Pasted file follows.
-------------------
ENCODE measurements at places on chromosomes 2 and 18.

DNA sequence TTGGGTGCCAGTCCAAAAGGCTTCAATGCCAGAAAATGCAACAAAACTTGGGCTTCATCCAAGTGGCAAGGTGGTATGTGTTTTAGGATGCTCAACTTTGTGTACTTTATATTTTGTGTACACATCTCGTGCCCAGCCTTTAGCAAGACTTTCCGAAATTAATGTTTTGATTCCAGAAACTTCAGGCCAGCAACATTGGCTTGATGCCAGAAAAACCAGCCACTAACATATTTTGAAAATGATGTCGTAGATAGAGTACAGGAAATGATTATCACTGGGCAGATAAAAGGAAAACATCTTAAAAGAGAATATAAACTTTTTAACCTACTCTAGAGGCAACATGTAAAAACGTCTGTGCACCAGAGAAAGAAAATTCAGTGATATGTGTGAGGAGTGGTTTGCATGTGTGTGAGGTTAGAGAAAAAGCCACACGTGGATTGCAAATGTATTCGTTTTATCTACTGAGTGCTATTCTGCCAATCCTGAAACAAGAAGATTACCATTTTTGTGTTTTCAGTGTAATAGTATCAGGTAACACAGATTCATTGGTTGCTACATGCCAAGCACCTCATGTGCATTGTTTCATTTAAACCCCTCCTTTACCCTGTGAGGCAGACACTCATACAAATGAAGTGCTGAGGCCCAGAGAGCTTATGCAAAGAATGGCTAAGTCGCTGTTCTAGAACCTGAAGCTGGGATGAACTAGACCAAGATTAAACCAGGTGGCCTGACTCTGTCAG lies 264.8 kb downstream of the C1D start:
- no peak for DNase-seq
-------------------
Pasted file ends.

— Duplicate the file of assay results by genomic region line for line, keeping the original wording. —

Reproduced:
ENCODE measurements at places on chromosomes 2 and 18.

DNA sequence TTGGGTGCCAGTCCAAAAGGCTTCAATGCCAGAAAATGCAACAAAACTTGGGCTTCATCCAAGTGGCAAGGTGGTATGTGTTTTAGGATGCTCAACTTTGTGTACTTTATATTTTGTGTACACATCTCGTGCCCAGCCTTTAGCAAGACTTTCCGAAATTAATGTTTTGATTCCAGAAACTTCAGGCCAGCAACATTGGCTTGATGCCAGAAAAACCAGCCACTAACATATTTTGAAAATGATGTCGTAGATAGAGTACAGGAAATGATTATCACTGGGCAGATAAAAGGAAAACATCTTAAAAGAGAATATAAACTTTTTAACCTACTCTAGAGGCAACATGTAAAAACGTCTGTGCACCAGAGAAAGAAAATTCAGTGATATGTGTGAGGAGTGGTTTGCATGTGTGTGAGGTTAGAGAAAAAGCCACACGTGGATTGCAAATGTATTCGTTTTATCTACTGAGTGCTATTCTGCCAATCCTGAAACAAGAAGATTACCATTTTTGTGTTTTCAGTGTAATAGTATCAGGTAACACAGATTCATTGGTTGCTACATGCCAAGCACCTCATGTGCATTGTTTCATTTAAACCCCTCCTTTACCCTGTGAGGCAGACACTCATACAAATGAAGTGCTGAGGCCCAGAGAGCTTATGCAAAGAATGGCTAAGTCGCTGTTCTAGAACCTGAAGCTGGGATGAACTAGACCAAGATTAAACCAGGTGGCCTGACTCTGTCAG lies 264.8 kb downstream of the C1D start:
- no peak for DNase-seq